This free event is on Tuesday 4th December, at 5.45pm at the central London offices of Buro Happold. Speakers will make comparisons between the economic outlooks of New York and London and there will plenty of time for debate and networking. Click on the image below to see the flyer for the event as a PDF and read more details.
I’m going to be on the BBC News tonight, at some point around 9pm, debating the legacy of the 2012 Olympic and Paralympic Games with Ian Sinclair, who has had a great deal to say about the negative impacts of the Olympics in East London. I take the view that 2012 is making a hugely significant contribution to the development of the city and that its impacts are, broadly speaking, positive, even if it may be many years before they are fully felt. I wrote about this in my blog for the Metro newspaper recently and I’ve copied the article below…
At a time when the Government is regularly criticized for cutting spending and not investing in big projects to get the economy moving, why are people so angry about the billions being spent on the Olympics?
Ever since the Government first announced its intentions to cut public spending on a scale scarcely anyone had thought possible, the cry from the opposition and campaigners has been for the government to spend.
These cries make good sense; invest now in big infrastructure projects, create jobs in construction and manufacturing, prop up areas suffering worst from the effects of the economic crisis.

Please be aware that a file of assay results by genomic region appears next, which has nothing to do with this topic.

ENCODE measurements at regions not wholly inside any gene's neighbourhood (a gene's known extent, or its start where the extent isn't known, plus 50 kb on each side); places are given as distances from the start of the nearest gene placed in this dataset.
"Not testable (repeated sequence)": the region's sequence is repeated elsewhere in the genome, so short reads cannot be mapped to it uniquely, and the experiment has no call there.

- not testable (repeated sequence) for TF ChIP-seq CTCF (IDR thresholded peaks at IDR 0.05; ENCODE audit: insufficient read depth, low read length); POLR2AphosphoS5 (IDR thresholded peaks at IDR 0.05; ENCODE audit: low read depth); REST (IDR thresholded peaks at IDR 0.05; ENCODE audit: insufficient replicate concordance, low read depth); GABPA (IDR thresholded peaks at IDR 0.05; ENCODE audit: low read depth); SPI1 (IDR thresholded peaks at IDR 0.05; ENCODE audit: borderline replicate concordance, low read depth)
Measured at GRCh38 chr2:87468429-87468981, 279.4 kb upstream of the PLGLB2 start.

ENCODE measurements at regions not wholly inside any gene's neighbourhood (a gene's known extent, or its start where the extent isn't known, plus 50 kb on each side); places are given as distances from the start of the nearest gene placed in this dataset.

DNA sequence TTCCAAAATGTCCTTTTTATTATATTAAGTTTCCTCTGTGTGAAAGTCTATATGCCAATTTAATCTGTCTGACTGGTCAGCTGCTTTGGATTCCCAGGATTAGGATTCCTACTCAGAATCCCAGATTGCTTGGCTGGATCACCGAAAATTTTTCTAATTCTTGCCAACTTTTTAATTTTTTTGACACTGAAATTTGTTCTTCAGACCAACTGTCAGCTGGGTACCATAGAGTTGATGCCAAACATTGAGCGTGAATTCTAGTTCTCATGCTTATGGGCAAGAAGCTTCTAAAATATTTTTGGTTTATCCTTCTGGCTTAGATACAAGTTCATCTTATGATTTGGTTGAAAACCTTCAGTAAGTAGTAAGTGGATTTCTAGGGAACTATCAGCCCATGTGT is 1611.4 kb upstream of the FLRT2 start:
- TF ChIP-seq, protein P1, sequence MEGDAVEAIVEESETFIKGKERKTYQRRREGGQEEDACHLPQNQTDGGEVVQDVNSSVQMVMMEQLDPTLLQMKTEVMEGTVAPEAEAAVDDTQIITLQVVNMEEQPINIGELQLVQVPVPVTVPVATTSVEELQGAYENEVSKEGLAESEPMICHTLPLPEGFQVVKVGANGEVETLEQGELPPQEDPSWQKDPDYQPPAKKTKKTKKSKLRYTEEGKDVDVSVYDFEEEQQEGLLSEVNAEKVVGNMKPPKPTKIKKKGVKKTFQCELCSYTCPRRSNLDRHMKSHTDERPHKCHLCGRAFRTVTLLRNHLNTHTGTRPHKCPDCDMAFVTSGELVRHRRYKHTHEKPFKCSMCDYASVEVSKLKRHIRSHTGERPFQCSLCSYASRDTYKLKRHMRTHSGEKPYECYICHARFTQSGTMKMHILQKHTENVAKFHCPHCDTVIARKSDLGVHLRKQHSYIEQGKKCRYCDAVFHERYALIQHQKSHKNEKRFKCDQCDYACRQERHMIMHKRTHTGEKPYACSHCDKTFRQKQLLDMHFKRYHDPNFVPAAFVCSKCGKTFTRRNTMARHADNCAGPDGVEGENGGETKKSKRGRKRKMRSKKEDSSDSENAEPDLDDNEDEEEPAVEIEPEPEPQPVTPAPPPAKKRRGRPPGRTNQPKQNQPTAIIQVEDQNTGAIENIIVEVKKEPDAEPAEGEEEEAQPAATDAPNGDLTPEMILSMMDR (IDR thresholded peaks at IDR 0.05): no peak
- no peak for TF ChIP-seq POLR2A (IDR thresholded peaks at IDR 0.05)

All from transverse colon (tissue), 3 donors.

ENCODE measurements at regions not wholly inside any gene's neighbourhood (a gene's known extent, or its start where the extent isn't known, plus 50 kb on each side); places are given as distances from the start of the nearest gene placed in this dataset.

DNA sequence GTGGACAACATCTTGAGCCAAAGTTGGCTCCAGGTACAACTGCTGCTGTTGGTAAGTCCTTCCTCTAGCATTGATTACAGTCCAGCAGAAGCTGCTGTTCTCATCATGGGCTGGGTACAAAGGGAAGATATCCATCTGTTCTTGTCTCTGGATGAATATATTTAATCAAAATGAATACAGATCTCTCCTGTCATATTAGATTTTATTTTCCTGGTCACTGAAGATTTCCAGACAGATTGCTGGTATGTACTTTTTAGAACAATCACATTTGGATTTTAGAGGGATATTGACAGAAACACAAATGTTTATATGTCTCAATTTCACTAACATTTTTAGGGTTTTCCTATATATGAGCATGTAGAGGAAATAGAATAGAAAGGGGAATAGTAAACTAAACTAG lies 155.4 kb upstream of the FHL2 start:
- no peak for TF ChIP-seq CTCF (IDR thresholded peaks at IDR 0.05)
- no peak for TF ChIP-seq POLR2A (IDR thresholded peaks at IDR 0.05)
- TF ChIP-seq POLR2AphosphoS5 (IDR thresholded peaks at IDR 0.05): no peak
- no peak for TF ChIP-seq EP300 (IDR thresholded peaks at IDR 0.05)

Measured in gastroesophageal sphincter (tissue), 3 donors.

Another set of demands; invest in sustainable development, in young people, in culture and sport, and invest in long-term projects that leave a lasting legacy.
The money that has been spent on the development of the Olympic Park in Stratford meets these criteria and should be seen as the one shining example of where this otherwise spendthrift government is doing exactly what its critics says it should: spending big.
Celebrate the fact that the government is actually spending some money where it is needed
The total cost to the taxpayer of staging the Olympics will probably end up somewhere between 12-15billion. That money has been spent over seven years and hasn’t really been affected by the public spending cuts.
That money has directly created thousands of jobs and, indirectly, tens of thousands more. The excuse of a few weeks of sport has allowed successive governments to transform the fortunes of a part of east London that has suffered from multiple deprivations for a generation.
Infrastructure developments on this scale always leave victims. If it were possible to create projects that didn’t involve forced evictions, that didn’t create opportunities for a sometimes greedy private sector and that didn’t cause political controversy, then someone would have worked that out by now. But whether it’s a bridge, an airport, a bypass, a conference centre or a mega-event, investments of global significance can never be politically neutral.
It is the job of governments to make the case for their spending and to satisfy the public that they really will benefit from it. Successive governments haven’t won that argument.
But we pay taxes every day for services and projects that some of us will never use like schools, pensions, social services and defense. Add the Olympics to that list, think about the benefits that it can deliver, and celebrate the fact that the government is actually spending some money where it is needed.